Travel to U.S.: West: Santa Fe: Photo 24
On the approximately north side of the plaza: the portal of the palacio real (1610), or royal palace, now known as the Palace of the Governors. The form shown here was the result of a pioneering archaeological restoration undertaken in 1909 by Jesse Nusbaum, who later was superintendant of Mesa Verde National Park, and Sylvanus Morley, who later helped reconstruct the Maya ruins at Chichen Itza. Under the auspices of the Archaeological Institute of America, which took over the palace when the federal government considered it a hopeless ruin, Nusbaum and Morley peeled away a bric-a-brac balustrade and metal roof that had been added in 1877. They threw out what they considered to be the insufficiently massive, square-sawn posts that held up the portal. They replaced them with these columnar trunks, inspired by a column that Nusbaum found buried in an adobe wall. The result was an idealized version of the palace, far grander than anything known to the governors. It's massive and earnestly authentic, but it's also a fantasy. Even the adobe is fake, because Nusbaum and Morley rebuilt the structure in brick and stucco, painted.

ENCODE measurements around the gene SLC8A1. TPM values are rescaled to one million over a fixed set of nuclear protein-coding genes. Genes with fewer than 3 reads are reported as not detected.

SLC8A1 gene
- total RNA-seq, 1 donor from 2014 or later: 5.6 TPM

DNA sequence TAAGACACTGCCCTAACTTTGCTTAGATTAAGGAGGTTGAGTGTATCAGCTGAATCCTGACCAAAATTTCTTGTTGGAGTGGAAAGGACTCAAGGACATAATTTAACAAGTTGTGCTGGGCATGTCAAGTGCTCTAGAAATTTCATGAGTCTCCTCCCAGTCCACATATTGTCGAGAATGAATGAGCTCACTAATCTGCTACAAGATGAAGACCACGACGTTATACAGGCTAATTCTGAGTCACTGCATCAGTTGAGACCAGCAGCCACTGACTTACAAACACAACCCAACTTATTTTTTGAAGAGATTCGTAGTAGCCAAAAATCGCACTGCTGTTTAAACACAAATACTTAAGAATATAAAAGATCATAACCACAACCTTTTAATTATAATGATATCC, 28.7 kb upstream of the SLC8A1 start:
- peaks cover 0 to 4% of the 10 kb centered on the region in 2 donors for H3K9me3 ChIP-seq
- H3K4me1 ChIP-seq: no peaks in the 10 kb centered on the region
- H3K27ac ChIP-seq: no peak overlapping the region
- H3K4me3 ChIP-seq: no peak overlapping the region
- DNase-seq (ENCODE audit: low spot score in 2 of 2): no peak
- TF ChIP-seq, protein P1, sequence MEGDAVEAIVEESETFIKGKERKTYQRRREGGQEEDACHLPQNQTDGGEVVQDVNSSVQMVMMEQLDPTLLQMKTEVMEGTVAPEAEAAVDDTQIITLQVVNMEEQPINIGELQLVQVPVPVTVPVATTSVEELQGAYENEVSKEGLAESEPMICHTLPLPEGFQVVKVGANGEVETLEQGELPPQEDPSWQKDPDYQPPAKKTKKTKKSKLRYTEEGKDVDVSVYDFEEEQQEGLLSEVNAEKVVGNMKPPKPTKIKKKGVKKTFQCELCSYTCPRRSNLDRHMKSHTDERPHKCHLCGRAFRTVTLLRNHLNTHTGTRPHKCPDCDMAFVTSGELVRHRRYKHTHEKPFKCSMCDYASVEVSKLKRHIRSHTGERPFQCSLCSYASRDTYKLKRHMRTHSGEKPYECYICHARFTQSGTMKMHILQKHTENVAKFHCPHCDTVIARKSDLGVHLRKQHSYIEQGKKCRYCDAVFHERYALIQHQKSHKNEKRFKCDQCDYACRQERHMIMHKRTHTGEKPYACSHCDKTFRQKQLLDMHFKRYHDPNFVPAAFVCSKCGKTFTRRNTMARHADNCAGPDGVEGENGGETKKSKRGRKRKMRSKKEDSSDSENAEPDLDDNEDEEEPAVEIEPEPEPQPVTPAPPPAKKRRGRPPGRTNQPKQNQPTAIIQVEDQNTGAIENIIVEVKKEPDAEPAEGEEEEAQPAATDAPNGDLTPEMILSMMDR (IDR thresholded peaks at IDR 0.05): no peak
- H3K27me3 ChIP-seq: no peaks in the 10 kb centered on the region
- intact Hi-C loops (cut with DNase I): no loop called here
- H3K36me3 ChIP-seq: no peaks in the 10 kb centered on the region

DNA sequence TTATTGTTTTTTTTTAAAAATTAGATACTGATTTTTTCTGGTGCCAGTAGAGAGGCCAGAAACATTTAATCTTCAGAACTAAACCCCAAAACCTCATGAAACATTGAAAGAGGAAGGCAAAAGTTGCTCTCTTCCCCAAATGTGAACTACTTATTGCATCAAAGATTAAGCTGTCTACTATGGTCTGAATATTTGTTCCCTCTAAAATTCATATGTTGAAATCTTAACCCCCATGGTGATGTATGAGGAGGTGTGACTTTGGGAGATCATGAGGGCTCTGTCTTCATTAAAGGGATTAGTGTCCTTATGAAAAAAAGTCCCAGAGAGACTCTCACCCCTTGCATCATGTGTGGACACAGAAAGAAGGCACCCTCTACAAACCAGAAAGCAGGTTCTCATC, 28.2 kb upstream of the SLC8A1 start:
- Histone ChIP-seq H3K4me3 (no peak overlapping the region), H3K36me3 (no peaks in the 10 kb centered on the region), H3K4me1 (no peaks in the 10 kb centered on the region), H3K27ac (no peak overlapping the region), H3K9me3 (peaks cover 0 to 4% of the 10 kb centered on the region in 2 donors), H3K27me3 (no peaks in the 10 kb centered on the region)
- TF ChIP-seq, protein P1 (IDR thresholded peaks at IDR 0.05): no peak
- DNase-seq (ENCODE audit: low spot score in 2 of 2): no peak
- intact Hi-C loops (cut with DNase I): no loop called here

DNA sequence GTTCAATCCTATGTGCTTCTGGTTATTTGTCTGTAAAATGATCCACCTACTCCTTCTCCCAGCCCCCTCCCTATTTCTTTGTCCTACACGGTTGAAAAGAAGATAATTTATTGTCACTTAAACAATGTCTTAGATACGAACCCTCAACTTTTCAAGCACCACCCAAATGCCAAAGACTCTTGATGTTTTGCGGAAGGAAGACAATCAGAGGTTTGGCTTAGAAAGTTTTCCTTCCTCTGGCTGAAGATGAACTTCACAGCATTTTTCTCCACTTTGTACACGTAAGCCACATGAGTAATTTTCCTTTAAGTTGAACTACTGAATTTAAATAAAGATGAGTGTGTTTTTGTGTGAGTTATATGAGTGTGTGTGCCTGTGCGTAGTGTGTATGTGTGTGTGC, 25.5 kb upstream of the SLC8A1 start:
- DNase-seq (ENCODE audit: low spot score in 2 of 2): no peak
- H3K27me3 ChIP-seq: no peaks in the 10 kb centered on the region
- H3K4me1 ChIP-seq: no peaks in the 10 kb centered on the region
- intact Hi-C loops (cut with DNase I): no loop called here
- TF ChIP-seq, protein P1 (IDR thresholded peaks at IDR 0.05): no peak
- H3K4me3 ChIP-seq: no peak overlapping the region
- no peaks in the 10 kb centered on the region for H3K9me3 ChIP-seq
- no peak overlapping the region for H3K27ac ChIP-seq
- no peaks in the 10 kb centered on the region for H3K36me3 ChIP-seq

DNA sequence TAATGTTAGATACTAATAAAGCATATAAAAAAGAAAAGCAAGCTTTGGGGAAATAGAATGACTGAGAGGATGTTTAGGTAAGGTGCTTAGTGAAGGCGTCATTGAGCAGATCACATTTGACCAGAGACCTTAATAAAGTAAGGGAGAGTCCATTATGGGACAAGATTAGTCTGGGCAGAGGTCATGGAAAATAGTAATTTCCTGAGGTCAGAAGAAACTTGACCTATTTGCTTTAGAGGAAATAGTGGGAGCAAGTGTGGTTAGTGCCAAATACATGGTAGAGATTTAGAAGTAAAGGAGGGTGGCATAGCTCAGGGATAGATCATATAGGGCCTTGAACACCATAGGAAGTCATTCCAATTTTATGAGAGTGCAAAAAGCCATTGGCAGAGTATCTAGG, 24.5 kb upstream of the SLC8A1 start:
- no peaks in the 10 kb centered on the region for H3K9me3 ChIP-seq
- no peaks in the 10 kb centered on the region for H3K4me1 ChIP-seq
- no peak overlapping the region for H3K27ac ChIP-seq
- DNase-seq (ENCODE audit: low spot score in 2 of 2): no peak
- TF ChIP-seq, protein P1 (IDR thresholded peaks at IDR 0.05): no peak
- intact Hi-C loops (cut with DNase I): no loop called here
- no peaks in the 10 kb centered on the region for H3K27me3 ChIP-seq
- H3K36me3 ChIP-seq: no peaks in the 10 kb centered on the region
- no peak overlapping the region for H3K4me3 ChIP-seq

Back to U.S.: West: Santa Fe chapter
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